Every now and then I'm really glad Autodesk doesn't take stuff out of AutoCAD. OK, maybe they've taken out one or two things (like the plain old Text command; replaced with Dtext), but I think the Boundary command is a nice little routine that can assist in calculating square footages. Then I got an email from somewhere praising the merits of the Dline command, especially the ability to cut door openings in parallel lines. Little things like that are great to have at your disposal, and both of these features are available in LT!
And in yet another case of discovering applications while I'm "on the job", I was teaching some folks in Cincinnati and found a great application for graphically defining points when making a rectangle. Then finally, I wanted to remind the folks that are following my DesignCenter coverage about a great little feature called "Home". Oldies and Goodies: Gotta love 'em.
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Blessings to one and all,
When it comes time to calculate the square footage of a space for fiscal purposes, just let AutoCAD calculate the area. And when you do so, it's best to have a polyline on a separate layer bounding the area to be calculated.
Those of you with AutoCAD 2006 can hover over the polyline to display the object.
Gold Star Tip: Clear the Island Detection check box if you have other objects in the area, such as furniture. Then, when you pick the point, click near the wall. AutoCAD will seek out the nearest object, then track the perimeter of the wall, not the furniture "islands".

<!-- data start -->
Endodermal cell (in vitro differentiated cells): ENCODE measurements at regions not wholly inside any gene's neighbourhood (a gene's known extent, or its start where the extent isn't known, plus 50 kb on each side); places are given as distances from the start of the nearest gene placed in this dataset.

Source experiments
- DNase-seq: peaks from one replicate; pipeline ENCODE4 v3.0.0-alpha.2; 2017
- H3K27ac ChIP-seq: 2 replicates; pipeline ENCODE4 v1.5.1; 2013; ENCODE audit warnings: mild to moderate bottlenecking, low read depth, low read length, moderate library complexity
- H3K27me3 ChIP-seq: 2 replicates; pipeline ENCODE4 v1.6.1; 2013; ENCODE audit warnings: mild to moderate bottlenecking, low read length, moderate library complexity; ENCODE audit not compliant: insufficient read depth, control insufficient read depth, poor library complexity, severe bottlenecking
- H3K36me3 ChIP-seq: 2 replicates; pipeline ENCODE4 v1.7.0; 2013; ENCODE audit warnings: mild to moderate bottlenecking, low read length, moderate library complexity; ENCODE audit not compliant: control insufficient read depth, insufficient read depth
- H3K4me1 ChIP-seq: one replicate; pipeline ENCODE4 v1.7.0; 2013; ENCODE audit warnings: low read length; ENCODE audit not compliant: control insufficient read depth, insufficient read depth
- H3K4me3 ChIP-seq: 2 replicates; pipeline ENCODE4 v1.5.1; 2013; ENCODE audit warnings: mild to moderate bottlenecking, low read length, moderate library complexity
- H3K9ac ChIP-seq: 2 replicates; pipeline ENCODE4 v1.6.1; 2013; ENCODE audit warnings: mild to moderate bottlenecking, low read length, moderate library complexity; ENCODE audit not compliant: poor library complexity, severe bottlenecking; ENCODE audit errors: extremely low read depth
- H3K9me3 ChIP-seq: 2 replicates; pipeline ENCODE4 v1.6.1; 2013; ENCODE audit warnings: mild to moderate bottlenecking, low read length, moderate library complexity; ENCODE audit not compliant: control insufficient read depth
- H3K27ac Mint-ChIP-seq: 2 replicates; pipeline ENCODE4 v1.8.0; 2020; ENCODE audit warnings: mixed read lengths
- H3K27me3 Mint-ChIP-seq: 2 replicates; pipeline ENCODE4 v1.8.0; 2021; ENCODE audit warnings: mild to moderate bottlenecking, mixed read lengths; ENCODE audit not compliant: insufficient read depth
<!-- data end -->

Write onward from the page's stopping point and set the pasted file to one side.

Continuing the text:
Beginning in A2004, the Rectangle command provided an option for Dimension. Cool. What if you want to pick two points to identify one (or both) of the values. In a recent training in Cincinnati I had the opportunity to "explore" that feature. The situation was the need to put an 18" deep bookcase between a fireplace and a wall.
Similar to many other commands in AutoCAD, you can usually graphically specify the points required for a size. Here's the sequence:
Note for A2006 users: The Rotation option of the Rectangle command (displayed after specifying the first point) should be used before using the Dimension option. If you use the Dimension option first, then use the Rotation option to rotate your rectangle, you will need to re-enter your Dimension values. Curious.
If you don't have Architectural Desktop, this is a great trick you can use to create a door opening with a width of your choice. Back in August 2003 I did coverage on the Dline command. Once you have created the parallel lines, however, how do you cut a door opening?
Width - 36
Dragline - L
Offset From - Endpoint snap at the blue dot
Offset Toward - Eastward (with Ortho On)
Offset Distance - 6
Note: Turn off your Osnaps when using this trick. When picking the 'Offset From' point, just use Snap from Endpoint from the Object Snap toolbar or Shift + Right click.
In the June 2005 coverage of DesignCenter I mentioned the benefits of having a 'Master' drawing in which you have your most commonly used named objects. In the August 2005 coverage, I went over how to create a layout and the benefits of using DesignCenter to access to your layouts with the title blocks on a drawing containing your "Plot Sheets".
What I failed to mention in each of those reviews, is the most efficient method of getting to those important drawings: the Home button.
Gold Star Tip: To transfer named objects from one open drawing to another, click the Open Drawings tab, make the necessary selections, and drag them into the current drawing.
Next month I'll wrap up the DesignCenter review!
That explains it! The reason pigeons walk so funny is because their eyes can't focus as they move. The bird actually has to bring its head to a complete stop between steps in order to refocus.
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